Washington Gov. Jay Inslee on Thursday extended orders to keep non-essential businesses closed and most of the state’s more than 7 million residents home through May 4, saying social distancing measures must remain in place an additional month to minimize the spread of the coronavirus.
In recent days, Inslee had been signaling that his initial stay-at-home orders from March 23 — which were set to expire next week — would be extended. The new proclamation, announced during a news conference, extends the original order from two weeks to six weeks. Under previous actions taken by Inslee in response to the coronavirus outbreak, all bars, dine-in restaurants, entertainment and recreation facilities have been closed even longer, since March 17.
The number of people seeking unemployment benefits in Washington set a new record last week, with tens of thousands more people in the state filing new claims as non-essential businesses remain closed due to the ongoing coronavirus pandemic.
Numbers released Thursday by the state Employment Security Department showed that 181,975 new claims for unemployment benefits were filed with the state during the week of March 22-28, a 41% increase over the previous week’s earlier record of 128,962 new claims.
ESD Commissioner Suzi LeVine noted that last week’s number of claims is a 3,513% increase over the same week in 2019, calling it a “mind-boggling number.”
Under Whatcom Unified Command’s direction, the Economic Impact Task Force, led by Don Goldberg, has compiled five tools/resources for local businesses to utilize so that our team and partners can begin to assess the extent of the economic impacts stemming from the COVID-19 outbreak.
Another Whatcom County resident who tested positive for COVID-19 has died, according to information released Thursday, April 2, by the Whatcom County Health Department. An additional 31 positive tests for the new coronavirus were also reported.
That brings the total number of Whatcom County residents who have tested positive for COVID-19 and died to nine, the health department reported. No other information about the most recent death was included in Thursday’s report.
Whatcom Unified Command, the multi-governmental agency directing local pandemic response, has not yet responded to The Bellingham Herald’s requests for the gender and age ranges of three deaths that were announced Sunday or one reported Wednesday, where those deaths occurred or if they were related to any area care facilities.
Gov. Jay Inslee has updated the list of businesses considered essential under Washington’s emergency stay-home order intended to slow the spread of the new coronavirus.
In a memo Tuesday evening, Inslee said automotive repair shops are considered essential, as are nannies taking care of children of workers deemed essential.
With the airline business staggered by the coronavirus pandemic, Boeing Commercial Airplanes boss Stan Deal told employees Thursday the company must reduce its workforce “to ensure our business is more closely aligned to the realities of a different-sized commercial market once the recovery starts.”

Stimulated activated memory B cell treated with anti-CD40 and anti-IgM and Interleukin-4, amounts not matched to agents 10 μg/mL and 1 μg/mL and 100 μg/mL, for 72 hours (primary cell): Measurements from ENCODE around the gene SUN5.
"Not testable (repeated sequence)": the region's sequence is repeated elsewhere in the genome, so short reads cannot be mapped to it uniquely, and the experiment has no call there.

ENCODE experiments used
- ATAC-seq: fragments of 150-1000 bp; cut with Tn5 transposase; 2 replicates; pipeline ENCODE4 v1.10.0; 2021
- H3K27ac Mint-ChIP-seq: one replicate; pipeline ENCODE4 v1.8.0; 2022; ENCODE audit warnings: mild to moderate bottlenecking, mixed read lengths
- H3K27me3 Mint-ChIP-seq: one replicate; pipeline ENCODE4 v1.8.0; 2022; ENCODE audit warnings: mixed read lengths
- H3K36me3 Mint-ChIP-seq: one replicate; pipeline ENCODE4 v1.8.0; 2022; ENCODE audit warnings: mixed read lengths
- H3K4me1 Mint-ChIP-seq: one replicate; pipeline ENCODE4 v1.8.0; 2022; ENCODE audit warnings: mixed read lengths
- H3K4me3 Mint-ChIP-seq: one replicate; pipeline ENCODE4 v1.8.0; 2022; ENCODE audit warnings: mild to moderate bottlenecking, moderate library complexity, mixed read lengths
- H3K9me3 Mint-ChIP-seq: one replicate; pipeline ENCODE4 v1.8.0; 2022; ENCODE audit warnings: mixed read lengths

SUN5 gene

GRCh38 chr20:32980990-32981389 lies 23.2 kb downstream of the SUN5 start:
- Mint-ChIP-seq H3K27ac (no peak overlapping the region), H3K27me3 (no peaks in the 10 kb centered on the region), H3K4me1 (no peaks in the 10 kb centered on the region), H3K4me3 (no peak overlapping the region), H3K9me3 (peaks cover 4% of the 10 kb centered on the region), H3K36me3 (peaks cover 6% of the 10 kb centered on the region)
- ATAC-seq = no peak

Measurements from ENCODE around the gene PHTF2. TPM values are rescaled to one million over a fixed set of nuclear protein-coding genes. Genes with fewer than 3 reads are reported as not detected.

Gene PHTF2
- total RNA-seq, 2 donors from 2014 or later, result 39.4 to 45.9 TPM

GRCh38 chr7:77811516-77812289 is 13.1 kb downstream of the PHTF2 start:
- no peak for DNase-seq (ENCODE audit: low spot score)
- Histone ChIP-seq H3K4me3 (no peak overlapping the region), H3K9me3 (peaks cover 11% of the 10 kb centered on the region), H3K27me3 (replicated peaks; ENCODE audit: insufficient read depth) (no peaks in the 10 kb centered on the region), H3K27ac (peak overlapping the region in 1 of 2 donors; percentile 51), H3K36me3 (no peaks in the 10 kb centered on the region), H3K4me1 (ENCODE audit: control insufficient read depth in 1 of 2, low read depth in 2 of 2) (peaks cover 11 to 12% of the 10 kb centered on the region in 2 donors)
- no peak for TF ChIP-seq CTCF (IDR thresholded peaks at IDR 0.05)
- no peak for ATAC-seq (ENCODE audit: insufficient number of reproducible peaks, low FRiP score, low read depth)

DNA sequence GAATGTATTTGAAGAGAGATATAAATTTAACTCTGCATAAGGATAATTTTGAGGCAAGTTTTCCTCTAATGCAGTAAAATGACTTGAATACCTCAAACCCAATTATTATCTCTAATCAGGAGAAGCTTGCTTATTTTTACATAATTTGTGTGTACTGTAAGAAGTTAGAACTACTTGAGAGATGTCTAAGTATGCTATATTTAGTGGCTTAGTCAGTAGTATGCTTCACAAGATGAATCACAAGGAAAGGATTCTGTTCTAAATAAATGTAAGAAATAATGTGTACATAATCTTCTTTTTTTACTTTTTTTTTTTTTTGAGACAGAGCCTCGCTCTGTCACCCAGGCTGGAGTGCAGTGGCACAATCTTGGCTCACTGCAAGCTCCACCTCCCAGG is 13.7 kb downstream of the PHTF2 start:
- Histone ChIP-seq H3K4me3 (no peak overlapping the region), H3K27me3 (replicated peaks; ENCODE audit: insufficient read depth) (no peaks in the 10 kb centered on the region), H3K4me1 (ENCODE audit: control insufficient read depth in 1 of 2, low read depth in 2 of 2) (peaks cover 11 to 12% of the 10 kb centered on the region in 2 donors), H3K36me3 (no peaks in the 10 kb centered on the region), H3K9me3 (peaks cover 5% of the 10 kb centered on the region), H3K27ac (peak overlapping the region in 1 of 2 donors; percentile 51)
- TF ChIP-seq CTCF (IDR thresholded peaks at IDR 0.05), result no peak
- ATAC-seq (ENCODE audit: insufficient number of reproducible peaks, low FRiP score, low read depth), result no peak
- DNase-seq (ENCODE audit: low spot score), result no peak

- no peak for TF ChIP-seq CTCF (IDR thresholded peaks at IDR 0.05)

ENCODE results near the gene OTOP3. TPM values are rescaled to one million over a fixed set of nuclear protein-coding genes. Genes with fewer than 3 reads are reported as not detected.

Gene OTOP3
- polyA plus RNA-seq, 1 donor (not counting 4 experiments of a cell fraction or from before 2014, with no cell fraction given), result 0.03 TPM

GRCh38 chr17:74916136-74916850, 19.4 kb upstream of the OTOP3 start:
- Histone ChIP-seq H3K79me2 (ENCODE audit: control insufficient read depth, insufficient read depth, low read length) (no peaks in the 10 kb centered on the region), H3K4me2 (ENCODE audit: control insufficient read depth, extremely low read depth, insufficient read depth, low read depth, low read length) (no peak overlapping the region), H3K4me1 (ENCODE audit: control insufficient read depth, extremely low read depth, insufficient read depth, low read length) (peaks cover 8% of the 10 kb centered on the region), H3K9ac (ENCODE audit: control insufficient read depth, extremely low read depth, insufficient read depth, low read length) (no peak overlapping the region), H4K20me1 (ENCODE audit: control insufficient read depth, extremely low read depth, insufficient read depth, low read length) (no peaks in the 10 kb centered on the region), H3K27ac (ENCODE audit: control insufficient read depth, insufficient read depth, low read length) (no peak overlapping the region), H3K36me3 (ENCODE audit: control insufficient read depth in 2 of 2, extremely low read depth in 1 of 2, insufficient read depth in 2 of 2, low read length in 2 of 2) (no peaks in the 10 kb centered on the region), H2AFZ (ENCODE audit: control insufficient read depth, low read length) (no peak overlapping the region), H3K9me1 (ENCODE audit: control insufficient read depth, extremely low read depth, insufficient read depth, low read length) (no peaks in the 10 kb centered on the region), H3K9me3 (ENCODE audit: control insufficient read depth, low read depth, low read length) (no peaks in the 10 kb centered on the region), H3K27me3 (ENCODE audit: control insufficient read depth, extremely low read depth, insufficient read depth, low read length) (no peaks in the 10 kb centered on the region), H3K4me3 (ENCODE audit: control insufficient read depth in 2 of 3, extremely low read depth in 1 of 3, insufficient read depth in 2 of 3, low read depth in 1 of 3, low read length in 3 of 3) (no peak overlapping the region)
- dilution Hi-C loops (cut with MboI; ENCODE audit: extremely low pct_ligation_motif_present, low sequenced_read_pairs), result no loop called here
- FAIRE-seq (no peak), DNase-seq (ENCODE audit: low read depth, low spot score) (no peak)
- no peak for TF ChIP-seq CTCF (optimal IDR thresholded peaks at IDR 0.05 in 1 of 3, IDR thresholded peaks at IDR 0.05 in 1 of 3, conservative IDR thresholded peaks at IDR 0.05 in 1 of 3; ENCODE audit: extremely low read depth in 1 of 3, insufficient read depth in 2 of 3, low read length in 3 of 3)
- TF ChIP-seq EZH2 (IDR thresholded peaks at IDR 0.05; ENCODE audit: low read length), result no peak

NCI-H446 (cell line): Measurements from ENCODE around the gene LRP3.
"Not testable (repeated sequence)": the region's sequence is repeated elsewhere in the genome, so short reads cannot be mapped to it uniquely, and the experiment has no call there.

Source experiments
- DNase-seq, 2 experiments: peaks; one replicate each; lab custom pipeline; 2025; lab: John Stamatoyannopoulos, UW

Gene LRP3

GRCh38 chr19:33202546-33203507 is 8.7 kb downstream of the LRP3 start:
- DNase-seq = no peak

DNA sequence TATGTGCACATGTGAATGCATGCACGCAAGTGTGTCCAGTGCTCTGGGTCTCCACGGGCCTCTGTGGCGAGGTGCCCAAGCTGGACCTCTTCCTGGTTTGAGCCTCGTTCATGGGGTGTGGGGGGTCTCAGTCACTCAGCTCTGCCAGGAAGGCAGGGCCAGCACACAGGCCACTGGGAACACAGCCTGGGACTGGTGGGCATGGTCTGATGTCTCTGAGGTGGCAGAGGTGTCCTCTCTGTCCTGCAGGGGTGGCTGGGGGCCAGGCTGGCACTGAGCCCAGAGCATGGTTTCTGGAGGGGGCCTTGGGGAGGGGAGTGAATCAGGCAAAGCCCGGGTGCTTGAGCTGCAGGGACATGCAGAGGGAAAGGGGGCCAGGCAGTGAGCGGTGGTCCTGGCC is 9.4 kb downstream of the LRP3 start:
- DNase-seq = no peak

Deal’s message makes clear he’s trying to stave off involuntary layoffs and also strongly suggests that cuts in aircraft production rates are likely.
With more businesses adhering to the coronavirus restrictions, unemployment claims continue to soar across Whatcom County and Washington state.
In Whatcom County, 6,268 people filed unemployment claims for the week ending March 28, according to new data from the Washington State Employment Security Department. In the past two weeks, 10,696 Whatcom residents have now filed initial claims after losing their jobs, which is about 10% of the total workforce.
One more Whatcom County residents who tested positive for COVID-19, the new coronavirus, has died, according to information released Wednesday, April 1, by the Whatcom County Health Department.
That brings the total number of deaths in Whatcom County due to the coronavirus pandemic to eight, the health department reported.
The health department has not yet reported any details about the most recent death, and it is unclear if it was the person in their 70s that Shuksan Healthcare Center reported had died Monday night.
Bellingham shoppers can leave their reusable grocery bags at home as long as the new coronavirus pandemic persists, Mayor Seth Fleetwood said Tuesday, March 31.
Fleetwood suspended enforcement of the city’s plastic grocery bag ban for one year, or until the proclamation of local emergency he issued earlier this month is revoked, the city said in a statement at its website.
Since 1973, in any of the Seattle Post Intelligencer's buildings, one figure has been a constant in a newsroom that's a microcosm for the turbulent last few decades in news media.
Chances are, at any given hour of a weekday, if you stumble into the P-I newsroom you've seen a man hunched over his desk, furiously typing or grumbling to himself after a politician blew him off over the phone — although sometimes the grumbling was instead an exclamation of triumph after a particularly delicious interview.
Joel held a lifetime of knowledge about the Pacific Northwest. He grew up in Whatcom County, not far from the hometown of another iconic journalist, Edward R. Murrow. Joel left the state briefly for a few years at Notre Dame, as well as a few summer quarters at Western Washington University. After school, he got a job with the P-I and never looked back.